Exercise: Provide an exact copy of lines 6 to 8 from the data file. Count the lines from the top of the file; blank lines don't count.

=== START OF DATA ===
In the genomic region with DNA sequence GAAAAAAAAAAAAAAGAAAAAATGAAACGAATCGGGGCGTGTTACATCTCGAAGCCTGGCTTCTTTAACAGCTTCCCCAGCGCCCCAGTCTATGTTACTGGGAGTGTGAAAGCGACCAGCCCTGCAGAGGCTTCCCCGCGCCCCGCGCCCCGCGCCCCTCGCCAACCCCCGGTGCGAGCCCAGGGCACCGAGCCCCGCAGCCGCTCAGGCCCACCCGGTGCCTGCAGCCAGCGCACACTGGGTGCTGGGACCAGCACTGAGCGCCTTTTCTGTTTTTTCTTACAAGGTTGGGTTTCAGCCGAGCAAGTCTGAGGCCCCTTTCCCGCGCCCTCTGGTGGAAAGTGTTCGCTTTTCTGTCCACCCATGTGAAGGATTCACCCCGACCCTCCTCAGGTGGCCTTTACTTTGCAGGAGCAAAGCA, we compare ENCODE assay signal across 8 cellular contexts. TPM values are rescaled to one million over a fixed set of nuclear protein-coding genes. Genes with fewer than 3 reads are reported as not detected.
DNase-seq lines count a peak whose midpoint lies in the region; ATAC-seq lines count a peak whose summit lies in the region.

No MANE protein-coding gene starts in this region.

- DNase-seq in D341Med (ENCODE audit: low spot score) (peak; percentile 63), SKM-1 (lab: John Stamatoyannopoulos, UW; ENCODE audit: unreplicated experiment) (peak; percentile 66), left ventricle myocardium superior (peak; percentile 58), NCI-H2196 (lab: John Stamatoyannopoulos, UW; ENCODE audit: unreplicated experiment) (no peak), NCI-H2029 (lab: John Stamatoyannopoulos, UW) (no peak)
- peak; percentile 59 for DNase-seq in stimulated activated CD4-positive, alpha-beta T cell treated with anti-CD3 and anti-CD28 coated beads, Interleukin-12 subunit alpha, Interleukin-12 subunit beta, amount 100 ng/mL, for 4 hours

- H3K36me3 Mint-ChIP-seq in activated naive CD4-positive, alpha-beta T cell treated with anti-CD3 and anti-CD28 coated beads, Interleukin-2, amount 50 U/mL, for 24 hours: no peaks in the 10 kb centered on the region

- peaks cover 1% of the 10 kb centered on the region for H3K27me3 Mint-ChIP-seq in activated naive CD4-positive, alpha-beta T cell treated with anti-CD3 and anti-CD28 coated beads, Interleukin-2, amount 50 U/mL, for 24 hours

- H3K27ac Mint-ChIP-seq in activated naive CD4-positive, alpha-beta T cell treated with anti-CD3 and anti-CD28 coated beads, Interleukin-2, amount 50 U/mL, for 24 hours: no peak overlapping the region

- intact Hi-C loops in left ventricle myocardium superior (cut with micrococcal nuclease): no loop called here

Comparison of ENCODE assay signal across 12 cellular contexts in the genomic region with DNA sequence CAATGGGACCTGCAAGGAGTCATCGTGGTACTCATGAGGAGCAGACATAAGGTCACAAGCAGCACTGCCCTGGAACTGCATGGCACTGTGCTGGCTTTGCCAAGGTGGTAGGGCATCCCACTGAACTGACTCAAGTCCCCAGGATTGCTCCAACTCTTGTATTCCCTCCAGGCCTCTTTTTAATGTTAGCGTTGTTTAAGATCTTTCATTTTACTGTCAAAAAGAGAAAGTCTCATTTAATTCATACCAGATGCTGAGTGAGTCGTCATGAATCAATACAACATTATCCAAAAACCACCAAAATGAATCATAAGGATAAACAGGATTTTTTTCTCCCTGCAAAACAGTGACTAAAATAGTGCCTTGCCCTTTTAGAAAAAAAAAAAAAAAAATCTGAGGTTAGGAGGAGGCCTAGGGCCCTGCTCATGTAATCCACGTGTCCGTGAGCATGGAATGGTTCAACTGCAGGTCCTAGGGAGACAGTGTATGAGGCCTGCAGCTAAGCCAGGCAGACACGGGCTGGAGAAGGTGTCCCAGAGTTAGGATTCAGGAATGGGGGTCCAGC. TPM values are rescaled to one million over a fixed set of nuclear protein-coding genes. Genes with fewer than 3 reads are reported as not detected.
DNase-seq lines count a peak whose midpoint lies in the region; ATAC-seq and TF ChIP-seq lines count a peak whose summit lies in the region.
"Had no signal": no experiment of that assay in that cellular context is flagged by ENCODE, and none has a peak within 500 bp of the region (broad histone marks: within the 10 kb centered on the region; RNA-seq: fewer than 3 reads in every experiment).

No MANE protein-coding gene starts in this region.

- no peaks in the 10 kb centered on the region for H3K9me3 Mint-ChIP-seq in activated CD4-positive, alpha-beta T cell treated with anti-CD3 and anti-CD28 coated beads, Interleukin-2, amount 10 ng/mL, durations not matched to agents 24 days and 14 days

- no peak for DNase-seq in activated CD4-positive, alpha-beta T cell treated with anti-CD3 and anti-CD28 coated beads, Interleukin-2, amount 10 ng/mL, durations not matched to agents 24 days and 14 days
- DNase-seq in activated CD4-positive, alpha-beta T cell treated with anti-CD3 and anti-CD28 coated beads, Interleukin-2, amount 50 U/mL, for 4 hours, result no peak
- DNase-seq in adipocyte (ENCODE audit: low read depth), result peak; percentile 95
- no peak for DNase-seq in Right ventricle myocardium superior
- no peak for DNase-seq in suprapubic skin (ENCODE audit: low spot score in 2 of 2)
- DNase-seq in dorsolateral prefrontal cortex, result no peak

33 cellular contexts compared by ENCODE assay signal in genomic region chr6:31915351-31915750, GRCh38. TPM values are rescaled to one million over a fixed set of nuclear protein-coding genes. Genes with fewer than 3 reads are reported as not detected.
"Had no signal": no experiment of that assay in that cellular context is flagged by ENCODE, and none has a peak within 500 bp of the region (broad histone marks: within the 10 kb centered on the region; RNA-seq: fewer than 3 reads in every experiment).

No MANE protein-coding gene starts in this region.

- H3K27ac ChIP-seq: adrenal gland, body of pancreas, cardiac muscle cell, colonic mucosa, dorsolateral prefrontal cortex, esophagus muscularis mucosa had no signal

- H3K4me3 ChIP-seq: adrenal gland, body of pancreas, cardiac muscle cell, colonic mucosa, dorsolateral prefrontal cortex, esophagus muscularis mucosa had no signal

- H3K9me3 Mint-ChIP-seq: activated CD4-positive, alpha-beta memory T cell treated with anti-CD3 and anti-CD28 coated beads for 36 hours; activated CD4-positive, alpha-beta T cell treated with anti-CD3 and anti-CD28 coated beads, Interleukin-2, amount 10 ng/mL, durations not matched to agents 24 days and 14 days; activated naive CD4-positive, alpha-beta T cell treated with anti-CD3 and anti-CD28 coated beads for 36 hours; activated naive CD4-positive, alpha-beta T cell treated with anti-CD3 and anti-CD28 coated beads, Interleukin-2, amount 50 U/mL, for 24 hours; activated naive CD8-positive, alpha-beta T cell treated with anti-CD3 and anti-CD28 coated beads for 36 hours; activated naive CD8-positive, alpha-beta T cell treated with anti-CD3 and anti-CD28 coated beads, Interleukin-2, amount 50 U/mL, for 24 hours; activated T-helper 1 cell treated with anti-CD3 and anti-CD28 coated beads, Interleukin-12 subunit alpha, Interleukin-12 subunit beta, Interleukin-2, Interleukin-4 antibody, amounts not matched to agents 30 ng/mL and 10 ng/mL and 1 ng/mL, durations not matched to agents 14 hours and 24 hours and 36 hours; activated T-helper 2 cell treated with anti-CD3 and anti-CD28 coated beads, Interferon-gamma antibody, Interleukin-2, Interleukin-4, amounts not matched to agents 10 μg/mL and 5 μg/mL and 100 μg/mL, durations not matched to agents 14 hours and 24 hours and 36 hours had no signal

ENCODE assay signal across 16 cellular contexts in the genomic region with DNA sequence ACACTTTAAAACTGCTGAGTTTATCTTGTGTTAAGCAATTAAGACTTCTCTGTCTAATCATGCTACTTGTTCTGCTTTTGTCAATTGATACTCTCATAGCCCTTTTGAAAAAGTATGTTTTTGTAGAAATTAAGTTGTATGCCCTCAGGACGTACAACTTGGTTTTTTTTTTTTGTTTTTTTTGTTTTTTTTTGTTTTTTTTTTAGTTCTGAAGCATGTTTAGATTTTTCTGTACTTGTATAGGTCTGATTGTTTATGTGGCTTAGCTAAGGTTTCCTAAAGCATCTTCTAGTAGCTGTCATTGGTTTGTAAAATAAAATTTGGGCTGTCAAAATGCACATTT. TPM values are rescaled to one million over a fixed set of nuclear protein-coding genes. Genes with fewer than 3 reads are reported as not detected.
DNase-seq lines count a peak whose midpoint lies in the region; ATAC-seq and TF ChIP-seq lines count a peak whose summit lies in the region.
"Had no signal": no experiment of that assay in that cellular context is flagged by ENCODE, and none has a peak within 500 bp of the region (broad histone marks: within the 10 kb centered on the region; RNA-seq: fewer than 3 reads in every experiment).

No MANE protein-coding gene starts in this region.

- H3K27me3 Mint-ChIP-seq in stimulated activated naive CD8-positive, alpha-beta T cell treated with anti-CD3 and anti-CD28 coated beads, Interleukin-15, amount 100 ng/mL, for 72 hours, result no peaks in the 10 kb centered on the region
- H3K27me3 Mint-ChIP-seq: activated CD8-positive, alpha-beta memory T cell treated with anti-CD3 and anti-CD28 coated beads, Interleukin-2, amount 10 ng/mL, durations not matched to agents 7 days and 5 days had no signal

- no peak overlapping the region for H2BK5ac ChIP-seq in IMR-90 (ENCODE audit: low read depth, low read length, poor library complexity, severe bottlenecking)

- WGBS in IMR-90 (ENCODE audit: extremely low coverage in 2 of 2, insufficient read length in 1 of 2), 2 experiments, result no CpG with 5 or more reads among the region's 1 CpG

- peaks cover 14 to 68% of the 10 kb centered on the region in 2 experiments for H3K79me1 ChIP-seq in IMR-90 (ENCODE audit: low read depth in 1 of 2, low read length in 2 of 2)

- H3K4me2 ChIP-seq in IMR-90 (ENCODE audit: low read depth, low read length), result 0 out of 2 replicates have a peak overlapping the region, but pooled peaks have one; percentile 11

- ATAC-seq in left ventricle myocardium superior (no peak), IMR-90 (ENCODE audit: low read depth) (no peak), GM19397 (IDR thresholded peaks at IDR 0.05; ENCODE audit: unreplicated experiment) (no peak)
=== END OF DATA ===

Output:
- H3K36me3 Mint-ChIP-seq in activated naive CD4-positive, alpha-beta T cell treated with anti-CD3 and anti-CD28 coated beads, Interleukin-2, amount 50 U/mL, for 24 hours: no peaks in the 10 kb centered on the region

- peaks cover 1% of the 10 kb centered on the region for H3K27me3 Mint-ChIP-seq in activated naive CD4-positive, alpha-beta T cell treated with anti-CD3 and anti-CD28 coated beads, Interleukin-2, amount 50 U/mL, for 24 hours

- H3K27ac Mint-ChIP-seq in activated naive CD4-positive, alpha-beta T cell treated with anti-CD3 and anti-CD28 coated beads, Interleukin-2, amount 50 U/mL, for 24 hours: no peak overlapping the region